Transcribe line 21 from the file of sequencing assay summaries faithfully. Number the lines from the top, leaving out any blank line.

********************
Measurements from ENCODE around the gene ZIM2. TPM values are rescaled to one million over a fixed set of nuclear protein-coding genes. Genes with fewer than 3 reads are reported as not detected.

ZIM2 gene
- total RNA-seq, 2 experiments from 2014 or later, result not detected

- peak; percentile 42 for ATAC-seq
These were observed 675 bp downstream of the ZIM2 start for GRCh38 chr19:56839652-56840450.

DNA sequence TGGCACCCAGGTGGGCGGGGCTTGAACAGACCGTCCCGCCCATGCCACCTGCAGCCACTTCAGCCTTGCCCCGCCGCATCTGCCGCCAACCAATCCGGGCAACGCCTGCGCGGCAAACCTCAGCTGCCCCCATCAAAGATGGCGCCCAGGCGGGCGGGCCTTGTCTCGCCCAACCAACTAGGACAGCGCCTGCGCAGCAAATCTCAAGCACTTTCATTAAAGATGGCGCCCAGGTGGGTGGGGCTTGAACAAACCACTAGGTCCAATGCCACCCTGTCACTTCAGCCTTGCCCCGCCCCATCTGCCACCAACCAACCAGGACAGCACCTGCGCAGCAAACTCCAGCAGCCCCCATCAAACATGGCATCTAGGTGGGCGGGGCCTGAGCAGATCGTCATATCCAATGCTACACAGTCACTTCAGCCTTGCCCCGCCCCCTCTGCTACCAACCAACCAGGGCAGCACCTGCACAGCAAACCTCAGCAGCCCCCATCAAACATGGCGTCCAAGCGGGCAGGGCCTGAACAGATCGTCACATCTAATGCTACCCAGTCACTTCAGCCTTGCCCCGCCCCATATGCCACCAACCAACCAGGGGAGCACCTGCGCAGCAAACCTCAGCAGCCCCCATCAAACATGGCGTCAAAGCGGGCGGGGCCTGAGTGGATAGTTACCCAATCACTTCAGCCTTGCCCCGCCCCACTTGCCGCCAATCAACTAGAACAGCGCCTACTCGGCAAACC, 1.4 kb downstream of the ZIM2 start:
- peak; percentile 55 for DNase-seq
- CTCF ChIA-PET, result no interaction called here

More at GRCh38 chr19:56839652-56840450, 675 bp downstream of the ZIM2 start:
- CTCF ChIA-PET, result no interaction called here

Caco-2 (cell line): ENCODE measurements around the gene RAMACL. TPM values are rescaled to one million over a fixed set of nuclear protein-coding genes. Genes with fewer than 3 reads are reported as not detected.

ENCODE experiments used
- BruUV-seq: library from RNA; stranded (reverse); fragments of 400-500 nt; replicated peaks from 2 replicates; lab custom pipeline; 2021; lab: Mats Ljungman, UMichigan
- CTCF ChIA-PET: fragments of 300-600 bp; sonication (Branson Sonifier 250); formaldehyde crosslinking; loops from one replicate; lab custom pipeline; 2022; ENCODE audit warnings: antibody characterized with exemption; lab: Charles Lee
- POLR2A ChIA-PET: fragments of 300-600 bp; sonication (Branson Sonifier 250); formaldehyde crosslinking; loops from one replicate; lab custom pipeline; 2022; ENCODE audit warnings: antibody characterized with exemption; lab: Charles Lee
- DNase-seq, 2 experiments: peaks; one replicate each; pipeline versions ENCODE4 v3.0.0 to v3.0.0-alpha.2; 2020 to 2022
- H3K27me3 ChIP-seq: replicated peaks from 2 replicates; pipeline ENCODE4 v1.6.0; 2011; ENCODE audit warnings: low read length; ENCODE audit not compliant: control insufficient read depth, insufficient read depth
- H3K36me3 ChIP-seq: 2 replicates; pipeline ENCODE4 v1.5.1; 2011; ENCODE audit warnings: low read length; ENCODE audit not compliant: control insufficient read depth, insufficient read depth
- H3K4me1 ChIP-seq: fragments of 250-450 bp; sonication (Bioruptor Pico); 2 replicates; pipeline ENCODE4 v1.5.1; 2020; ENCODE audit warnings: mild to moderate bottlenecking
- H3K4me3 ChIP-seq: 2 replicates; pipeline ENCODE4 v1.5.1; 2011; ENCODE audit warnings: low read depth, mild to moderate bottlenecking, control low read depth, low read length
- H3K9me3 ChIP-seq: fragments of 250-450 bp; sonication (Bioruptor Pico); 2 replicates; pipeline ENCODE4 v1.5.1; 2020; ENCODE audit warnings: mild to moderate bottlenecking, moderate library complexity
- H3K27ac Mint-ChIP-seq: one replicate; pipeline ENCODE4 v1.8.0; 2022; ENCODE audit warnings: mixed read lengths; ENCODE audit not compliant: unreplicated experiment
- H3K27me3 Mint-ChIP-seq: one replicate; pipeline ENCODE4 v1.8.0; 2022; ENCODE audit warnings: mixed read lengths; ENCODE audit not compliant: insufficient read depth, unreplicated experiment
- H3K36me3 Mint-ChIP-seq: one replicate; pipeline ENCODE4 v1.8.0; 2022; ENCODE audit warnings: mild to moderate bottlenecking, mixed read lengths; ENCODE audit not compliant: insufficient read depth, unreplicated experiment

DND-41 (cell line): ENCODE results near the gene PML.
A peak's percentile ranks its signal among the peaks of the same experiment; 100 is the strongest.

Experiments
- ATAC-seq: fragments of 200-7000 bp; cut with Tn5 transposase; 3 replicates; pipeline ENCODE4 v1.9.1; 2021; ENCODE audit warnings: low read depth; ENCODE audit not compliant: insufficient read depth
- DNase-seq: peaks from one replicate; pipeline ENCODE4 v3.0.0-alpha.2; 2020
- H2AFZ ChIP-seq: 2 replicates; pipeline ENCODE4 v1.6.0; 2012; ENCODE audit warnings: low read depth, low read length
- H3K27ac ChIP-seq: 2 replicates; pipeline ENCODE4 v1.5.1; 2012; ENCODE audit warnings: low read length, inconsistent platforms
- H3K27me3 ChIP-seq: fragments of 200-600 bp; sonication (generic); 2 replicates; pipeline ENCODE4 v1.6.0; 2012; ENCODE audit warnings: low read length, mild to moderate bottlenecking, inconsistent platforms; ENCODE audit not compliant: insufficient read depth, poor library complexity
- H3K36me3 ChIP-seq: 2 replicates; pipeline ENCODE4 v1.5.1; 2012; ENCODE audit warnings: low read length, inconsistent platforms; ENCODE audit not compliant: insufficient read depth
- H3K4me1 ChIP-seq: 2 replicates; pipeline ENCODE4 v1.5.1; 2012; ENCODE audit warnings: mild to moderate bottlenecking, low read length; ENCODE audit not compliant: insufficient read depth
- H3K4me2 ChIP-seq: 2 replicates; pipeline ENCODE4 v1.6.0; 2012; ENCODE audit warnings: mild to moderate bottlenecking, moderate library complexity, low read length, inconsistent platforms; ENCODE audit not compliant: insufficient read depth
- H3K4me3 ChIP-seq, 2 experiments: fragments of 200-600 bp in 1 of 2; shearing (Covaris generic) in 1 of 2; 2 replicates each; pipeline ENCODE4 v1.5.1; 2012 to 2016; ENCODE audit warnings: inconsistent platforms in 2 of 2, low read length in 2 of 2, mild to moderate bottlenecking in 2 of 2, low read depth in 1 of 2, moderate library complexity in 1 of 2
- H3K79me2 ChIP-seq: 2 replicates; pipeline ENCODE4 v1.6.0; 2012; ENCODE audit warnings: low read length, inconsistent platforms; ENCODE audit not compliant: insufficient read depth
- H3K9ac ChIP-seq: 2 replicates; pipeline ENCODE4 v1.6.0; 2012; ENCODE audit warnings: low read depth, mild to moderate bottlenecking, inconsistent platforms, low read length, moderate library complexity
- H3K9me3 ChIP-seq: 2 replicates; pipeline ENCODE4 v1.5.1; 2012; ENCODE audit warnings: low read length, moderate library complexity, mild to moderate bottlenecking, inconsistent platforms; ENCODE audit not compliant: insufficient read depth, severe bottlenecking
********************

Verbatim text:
- H3K9me3 ChIP-seq: fragments of 250-450 bp; sonication (Bioruptor Pico); 2 replicates; pipeline ENCODE4 v1.5.1; 2020; ENCODE audit warnings: mild to moderate bottlenecking, moderate library complexity